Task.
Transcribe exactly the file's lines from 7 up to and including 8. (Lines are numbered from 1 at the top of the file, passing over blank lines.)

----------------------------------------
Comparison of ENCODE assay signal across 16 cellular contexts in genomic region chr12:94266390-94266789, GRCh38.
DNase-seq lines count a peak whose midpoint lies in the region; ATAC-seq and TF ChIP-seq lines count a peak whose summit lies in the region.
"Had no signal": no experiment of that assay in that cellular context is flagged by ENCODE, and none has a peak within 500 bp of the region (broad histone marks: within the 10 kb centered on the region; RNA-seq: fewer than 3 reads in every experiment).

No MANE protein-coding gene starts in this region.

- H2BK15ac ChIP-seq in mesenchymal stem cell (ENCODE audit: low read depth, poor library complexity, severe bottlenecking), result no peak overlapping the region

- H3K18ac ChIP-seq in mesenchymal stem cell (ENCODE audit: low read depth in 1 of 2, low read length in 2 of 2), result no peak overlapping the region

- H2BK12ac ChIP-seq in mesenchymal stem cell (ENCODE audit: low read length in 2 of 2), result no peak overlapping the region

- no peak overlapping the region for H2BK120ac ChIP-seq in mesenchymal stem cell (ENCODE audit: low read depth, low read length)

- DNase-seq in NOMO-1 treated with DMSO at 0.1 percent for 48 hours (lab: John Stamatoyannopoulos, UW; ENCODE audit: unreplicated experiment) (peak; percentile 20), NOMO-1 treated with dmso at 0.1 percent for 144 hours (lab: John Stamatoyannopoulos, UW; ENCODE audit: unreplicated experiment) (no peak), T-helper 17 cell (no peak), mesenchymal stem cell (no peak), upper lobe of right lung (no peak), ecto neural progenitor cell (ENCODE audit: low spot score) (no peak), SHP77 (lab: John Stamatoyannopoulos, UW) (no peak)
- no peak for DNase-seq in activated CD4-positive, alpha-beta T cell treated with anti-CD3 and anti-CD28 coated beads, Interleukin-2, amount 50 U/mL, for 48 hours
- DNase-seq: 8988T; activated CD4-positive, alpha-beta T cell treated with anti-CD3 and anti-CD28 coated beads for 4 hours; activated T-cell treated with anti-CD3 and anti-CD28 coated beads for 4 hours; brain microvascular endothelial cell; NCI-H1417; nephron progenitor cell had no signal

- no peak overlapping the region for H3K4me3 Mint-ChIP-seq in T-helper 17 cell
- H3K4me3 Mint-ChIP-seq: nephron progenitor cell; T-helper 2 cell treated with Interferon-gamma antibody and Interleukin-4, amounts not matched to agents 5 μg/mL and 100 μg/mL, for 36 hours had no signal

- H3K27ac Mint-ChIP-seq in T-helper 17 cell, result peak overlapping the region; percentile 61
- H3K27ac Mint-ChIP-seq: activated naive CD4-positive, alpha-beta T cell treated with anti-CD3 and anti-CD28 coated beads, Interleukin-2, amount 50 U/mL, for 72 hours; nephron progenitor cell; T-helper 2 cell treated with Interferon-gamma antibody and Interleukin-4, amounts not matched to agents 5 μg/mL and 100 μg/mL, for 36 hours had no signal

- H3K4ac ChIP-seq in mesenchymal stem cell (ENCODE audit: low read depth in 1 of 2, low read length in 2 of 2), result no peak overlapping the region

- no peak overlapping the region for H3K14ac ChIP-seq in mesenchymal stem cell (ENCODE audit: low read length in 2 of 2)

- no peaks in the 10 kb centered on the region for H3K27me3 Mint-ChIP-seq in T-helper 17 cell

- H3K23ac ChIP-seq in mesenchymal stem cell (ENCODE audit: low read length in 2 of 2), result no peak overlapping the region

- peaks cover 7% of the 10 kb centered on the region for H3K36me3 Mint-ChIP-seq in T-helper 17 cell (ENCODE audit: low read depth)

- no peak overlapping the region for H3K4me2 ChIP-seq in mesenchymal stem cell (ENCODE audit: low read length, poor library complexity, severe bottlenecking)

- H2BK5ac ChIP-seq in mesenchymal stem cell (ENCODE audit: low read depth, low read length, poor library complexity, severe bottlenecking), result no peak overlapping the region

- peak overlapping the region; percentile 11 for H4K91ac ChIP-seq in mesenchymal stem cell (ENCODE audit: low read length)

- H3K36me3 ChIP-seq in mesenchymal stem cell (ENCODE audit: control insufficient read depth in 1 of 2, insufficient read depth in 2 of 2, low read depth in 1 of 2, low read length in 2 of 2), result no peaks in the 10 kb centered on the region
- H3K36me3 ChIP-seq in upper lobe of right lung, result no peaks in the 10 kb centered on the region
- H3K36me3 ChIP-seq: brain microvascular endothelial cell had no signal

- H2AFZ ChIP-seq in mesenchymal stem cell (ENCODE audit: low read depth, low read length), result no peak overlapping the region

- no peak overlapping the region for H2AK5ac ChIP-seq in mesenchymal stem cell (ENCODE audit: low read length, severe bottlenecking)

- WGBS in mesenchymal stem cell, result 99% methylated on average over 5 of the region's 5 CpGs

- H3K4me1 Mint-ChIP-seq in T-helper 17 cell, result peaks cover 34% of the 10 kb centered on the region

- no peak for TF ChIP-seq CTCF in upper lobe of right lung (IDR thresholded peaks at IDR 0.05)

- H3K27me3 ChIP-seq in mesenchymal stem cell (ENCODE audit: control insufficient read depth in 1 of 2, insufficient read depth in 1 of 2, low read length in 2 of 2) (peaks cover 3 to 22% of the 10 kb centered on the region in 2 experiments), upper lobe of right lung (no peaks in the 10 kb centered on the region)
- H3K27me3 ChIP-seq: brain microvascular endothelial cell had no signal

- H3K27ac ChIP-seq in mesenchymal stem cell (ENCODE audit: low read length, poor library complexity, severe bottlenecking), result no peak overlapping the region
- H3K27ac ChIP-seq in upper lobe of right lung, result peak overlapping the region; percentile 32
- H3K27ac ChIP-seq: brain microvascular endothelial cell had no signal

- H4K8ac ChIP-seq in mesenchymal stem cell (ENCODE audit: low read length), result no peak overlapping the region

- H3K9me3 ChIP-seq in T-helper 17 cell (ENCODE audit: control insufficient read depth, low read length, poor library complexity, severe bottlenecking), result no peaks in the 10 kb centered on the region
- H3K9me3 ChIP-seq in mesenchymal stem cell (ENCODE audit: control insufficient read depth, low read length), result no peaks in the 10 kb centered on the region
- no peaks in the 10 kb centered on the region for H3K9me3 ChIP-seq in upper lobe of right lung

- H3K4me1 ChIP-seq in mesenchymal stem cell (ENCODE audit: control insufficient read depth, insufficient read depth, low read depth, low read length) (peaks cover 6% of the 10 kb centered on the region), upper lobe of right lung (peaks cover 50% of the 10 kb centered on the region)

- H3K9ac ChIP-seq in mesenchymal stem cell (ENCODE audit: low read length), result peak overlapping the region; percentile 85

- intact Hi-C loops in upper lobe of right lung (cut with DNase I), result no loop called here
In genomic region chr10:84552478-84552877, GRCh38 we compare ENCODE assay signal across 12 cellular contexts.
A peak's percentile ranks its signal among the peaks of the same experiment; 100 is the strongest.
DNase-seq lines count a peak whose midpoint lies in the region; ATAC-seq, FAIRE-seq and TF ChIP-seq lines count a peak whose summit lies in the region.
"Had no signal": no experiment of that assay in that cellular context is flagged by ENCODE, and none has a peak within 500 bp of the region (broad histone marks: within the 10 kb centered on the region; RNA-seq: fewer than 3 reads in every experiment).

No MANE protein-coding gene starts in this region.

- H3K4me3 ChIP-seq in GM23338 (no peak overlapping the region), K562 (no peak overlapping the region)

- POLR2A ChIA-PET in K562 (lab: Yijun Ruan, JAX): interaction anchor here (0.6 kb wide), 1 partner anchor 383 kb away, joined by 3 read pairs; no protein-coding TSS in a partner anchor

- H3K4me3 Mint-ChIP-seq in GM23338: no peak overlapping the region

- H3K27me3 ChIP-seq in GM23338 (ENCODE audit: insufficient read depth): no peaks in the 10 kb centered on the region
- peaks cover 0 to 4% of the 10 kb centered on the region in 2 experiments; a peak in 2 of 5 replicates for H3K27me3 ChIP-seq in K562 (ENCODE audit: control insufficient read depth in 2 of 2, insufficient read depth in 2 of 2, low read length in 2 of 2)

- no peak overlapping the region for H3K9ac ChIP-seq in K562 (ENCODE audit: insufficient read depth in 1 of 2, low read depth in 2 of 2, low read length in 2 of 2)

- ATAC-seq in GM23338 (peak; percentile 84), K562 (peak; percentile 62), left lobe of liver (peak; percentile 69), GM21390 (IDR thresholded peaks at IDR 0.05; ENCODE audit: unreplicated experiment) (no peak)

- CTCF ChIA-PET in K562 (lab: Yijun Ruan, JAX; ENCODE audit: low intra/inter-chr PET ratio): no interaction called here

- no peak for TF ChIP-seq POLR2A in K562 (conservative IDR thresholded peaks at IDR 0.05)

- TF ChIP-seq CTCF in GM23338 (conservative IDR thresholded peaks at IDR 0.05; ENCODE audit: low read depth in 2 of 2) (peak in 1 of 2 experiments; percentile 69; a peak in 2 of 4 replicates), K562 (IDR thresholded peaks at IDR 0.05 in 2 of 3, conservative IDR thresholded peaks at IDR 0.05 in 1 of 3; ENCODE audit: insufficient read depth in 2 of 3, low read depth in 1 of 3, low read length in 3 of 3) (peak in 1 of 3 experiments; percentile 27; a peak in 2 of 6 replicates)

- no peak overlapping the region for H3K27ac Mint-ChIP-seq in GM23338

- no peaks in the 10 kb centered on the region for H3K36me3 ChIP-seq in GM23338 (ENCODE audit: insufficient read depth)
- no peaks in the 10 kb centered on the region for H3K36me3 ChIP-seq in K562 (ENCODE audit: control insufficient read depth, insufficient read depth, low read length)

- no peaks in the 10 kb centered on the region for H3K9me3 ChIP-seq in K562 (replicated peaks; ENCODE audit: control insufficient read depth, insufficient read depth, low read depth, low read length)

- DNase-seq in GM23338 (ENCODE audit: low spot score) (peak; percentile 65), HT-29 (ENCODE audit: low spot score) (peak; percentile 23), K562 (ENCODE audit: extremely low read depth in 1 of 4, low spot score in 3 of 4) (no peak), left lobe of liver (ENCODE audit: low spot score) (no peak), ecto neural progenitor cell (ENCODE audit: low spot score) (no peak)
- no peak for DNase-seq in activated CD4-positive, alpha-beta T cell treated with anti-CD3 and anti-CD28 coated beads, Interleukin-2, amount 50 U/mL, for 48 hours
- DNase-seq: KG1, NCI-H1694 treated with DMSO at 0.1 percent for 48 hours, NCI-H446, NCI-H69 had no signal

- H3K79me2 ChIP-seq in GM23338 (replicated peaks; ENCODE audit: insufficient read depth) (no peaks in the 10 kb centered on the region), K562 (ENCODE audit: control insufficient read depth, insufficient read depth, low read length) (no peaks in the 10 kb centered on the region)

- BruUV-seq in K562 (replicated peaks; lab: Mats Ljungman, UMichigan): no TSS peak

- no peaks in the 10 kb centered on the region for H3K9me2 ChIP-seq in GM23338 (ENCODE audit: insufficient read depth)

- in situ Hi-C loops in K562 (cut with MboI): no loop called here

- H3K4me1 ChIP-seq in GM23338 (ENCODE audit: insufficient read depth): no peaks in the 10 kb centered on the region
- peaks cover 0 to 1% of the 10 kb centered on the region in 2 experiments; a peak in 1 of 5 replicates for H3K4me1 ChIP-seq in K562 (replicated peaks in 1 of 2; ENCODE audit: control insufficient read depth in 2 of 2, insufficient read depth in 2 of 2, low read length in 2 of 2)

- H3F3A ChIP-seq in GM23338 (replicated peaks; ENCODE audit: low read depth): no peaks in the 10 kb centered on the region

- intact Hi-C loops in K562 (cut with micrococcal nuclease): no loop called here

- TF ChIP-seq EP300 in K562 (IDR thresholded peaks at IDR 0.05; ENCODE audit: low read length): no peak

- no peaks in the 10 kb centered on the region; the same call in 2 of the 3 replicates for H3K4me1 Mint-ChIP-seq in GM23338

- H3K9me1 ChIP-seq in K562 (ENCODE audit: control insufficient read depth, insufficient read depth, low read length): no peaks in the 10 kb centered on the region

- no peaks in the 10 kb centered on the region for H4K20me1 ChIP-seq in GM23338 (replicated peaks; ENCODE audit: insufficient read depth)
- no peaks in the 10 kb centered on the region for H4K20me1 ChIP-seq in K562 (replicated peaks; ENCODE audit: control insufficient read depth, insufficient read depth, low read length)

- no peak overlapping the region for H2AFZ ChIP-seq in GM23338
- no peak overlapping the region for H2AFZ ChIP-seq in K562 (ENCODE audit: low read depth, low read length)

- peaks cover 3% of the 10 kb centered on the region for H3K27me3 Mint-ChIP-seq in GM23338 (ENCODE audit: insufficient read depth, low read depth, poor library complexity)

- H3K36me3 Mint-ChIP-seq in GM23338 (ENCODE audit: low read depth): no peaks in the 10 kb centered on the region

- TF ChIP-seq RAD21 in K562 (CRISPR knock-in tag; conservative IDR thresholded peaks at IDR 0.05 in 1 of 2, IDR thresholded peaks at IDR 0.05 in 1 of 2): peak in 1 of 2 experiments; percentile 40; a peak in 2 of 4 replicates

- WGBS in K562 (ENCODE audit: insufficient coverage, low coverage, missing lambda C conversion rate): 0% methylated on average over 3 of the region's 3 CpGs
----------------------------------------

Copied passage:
- H2BK12ac ChIP-seq in mesenchymal stem cell (ENCODE audit: low read length in 2 of 2), result no peak overlapping the region

- no peak overlapping the region for H2BK120ac ChIP-seq in mesenchymal stem cell (ENCODE audit: low read depth, low read length)